Iran hikers: attention at last

It took a long time, but the Seattle relative of one of the hikers finally released from Iranian prison is elated.

Crosscut archive image.

Josh Fattal in an undated photo

It took a long time, but the Seattle relative of one of the hikers finally released from Iranian prison is elated.

Now that the two U.S. hikers held by Iran have finally been freed, the two men, who had been held in the notorious Evian prison, seem to be getting a moment in the media sun.

To some degree, the case of Josh Fattal and Shane Bauer had caught attention in the Puget Sound area because Fattal has a Seattle uncle, well-known marine scientist and activist Fred Felleman. In a story last week, "Hikers lost and found in Iran," Crosscut's Eric Scigliano wrote about Fattal's dedication and idealism.

Catching a little of the tense anticipation the families felt as hopes rose and fell for the men's possible release, Scigliano wrote:

Even today, I suffer a degree of cognitive dissonance (which surely rings much louder for their families) when I try to match these geopolitical and cultural spectacles with the image of the actual Josh Fattal.

I met him and his older brother Alex one happy winter evening at the home of their uncle, the Seattle marine activist and photographer Fred Felleman, whom they'd come to visit from their family home in Philadelphia. Both brothers seemed like prime examples of globe-trotting, world-bettering youthful cosmopolitanism, at once idealistic and exuberantly adventurous. The type can be found everywhere from Albania to Zimbabwe, teaching English, trekking back trails, laboring at micro-development projects, and stringing for newspapers and public radio back home. Alex was brash, even a bit swaggering; he had just returned from Peru or some other place in South America; as I recall he wore a wool poncho against the chill and spoke a slang-rich Spanish fearsomely well. Josh was quieter and more earnest in manner, with soulful, searching eyes; he was deeply involved in Aprovecho, a rural community-cum-research center dedicated to sustainable living near Cottage Grove, Oregon.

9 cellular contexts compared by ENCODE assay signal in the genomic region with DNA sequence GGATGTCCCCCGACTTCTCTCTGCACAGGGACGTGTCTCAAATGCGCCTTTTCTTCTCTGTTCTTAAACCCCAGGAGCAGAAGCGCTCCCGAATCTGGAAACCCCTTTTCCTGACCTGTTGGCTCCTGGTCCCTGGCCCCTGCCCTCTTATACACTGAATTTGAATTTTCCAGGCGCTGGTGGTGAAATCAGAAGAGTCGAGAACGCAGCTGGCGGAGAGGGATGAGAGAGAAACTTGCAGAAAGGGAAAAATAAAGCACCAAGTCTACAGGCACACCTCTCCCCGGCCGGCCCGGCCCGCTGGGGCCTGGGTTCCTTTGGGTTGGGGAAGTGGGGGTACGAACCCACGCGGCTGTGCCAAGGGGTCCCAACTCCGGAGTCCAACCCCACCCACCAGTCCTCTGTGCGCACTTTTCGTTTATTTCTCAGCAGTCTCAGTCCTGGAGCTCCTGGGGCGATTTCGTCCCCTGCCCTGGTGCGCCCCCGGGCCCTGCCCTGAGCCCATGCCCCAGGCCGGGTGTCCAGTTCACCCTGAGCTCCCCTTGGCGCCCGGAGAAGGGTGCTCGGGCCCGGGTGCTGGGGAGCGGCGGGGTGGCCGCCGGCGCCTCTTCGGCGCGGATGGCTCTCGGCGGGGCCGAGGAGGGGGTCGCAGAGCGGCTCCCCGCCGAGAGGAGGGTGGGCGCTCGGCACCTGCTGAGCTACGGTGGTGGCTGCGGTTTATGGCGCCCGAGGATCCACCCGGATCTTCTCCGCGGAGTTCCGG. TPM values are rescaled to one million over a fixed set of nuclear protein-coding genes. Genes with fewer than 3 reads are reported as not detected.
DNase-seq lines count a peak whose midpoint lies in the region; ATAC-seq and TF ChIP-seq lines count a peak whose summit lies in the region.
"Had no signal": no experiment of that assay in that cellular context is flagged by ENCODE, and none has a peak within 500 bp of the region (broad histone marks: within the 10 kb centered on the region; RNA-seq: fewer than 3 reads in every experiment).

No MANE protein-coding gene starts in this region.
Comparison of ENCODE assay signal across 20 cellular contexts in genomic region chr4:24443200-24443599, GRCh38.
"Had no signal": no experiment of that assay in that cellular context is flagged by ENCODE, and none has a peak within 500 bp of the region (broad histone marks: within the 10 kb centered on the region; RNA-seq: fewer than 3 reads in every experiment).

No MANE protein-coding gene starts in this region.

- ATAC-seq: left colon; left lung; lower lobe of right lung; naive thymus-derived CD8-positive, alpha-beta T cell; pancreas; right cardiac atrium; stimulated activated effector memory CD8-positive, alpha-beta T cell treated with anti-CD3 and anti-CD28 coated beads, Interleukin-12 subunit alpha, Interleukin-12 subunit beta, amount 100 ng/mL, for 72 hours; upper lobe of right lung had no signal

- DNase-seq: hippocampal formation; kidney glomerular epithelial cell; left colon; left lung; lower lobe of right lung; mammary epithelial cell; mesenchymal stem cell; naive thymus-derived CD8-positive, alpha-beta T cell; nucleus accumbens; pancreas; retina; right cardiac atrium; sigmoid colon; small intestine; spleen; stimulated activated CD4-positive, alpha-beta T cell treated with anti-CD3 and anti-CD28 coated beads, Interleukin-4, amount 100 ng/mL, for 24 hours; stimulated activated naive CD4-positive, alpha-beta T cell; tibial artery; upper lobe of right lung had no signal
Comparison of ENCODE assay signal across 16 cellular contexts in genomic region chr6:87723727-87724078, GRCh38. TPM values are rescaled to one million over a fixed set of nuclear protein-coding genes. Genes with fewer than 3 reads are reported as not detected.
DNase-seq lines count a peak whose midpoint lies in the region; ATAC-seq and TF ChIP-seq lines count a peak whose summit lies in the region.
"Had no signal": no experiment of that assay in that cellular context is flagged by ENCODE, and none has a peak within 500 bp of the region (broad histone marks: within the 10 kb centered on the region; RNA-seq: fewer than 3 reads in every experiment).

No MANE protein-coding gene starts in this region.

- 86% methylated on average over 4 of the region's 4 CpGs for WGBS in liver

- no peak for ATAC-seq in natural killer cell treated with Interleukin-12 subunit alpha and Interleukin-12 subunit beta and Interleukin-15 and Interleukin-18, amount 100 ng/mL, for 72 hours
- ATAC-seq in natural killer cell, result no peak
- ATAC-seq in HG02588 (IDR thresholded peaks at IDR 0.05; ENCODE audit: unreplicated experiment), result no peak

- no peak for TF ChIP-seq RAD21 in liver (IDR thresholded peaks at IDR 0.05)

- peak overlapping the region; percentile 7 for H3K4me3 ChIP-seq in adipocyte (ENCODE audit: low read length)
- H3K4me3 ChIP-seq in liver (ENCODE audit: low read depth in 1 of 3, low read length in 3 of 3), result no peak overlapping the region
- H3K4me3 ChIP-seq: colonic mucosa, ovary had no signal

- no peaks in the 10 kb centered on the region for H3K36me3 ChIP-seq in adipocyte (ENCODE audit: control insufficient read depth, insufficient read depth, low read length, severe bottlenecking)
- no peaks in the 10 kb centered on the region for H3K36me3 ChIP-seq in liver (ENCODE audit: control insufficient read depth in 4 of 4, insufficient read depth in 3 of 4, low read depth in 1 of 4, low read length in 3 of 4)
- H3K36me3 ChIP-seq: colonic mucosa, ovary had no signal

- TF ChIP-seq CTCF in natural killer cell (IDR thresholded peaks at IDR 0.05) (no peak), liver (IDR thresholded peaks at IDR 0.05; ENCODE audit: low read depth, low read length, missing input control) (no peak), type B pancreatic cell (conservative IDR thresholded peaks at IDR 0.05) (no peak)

He clearly shared his uncle's passion for the environment, but seemed more concerned with practice rather than political action on its behalf. Later, just before his fateful trip to the Middle East, he embarked on a semester as a teaching fellow in the International Honors Program's Health and Community project, escorting 33 undergrads and three professors to China, India, South Africa, and Switzerland. But that night in Seattle he and Alex had other explorations in mind; after they'd enjoyed enough of our stodgy company, they left to check out the clubs in Belltown.

It took more games by the Iran clerics and judiciary before the hikers could be freed. So, Fattal and Bauer's families and friends, including previously released hiker Sarah Shourd (Fattal's fiancée), could finally celebrate. Felleman told the's Joel Connelly: "If these kids come up to the San Juans, the cabin is ready."


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